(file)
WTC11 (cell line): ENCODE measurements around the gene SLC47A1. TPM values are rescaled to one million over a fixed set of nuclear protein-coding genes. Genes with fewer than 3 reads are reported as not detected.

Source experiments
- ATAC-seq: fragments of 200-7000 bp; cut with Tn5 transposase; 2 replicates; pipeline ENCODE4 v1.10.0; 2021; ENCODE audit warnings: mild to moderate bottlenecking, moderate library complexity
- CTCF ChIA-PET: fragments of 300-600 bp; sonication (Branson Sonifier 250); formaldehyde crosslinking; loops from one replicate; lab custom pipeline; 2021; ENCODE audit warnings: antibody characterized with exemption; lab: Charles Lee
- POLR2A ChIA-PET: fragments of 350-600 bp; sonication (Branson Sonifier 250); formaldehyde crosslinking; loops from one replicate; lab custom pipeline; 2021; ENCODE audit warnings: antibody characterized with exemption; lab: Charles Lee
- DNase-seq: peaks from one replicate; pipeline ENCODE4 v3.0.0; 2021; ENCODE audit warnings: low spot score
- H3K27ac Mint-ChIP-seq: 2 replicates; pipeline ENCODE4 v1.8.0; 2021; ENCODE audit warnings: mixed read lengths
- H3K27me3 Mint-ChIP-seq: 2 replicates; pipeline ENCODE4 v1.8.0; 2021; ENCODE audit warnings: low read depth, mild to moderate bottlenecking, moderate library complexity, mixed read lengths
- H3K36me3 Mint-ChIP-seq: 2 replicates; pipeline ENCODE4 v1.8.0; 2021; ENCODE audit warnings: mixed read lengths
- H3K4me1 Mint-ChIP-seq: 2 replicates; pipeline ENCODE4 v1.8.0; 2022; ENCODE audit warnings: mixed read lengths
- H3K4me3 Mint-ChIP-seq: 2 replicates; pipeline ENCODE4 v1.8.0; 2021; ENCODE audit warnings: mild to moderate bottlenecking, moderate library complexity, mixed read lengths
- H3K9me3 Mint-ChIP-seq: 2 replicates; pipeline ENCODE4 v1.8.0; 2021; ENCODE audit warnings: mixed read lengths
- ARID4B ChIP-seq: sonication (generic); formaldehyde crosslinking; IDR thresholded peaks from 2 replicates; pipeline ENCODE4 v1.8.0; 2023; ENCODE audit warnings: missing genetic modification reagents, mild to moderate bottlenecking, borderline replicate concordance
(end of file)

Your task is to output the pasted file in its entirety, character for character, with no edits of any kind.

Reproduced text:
WTC11 (cell line): ENCODE measurements around the gene SLC47A1. TPM values are rescaled to one million over a fixed set of nuclear protein-coding genes. Genes with fewer than 3 reads are reported as not detected.

Source experiments
- ATAC-seq: fragments of 200-7000 bp; cut with Tn5 transposase; 2 replicates; pipeline ENCODE4 v1.10.0; 2021; ENCODE audit warnings: mild to moderate bottlenecking, moderate library complexity
- CTCF ChIA-PET: fragments of 300-600 bp; sonication (Branson Sonifier 250); formaldehyde crosslinking; loops from one replicate; lab custom pipeline; 2021; ENCODE audit warnings: antibody characterized with exemption; lab: Charles Lee
- POLR2A ChIA-PET: fragments of 350-600 bp; sonication (Branson Sonifier 250); formaldehyde crosslinking; loops from one replicate; lab custom pipeline; 2021; ENCODE audit warnings: antibody characterized with exemption; lab: Charles Lee
- DNase-seq: peaks from one replicate; pipeline ENCODE4 v3.0.0; 2021; ENCODE audit warnings: low spot score
- H3K27ac Mint-ChIP-seq: 2 replicates; pipeline ENCODE4 v1.8.0; 2021; ENCODE audit warnings: mixed read lengths
- H3K27me3 Mint-ChIP-seq: 2 replicates; pipeline ENCODE4 v1.8.0; 2021; ENCODE audit warnings: low read depth, mild to moderate bottlenecking, moderate library complexity, mixed read lengths
- H3K36me3 Mint-ChIP-seq: 2 replicates; pipeline ENCODE4 v1.8.0; 2021; ENCODE audit warnings: mixed read lengths
- H3K4me1 Mint-ChIP-seq: 2 replicates; pipeline ENCODE4 v1.8.0; 2022; ENCODE audit warnings: mixed read lengths
- H3K4me3 Mint-ChIP-seq: 2 replicates; pipeline ENCODE4 v1.8.0; 2021; ENCODE audit warnings: mild to moderate bottlenecking, moderate library complexity, mixed read lengths
- H3K9me3 Mint-ChIP-seq: 2 replicates; pipeline ENCODE4 v1.8.0; 2021; ENCODE audit warnings: mixed read lengths
- ARID4B ChIP-seq: sonication (generic); formaldehyde crosslinking; IDR thresholded peaks from 2 replicates; pipeline ENCODE4 v1.8.0; 2023; ENCODE audit warnings: missing genetic modification reagents, mild to moderate bottlenecking, borderline replicate concordance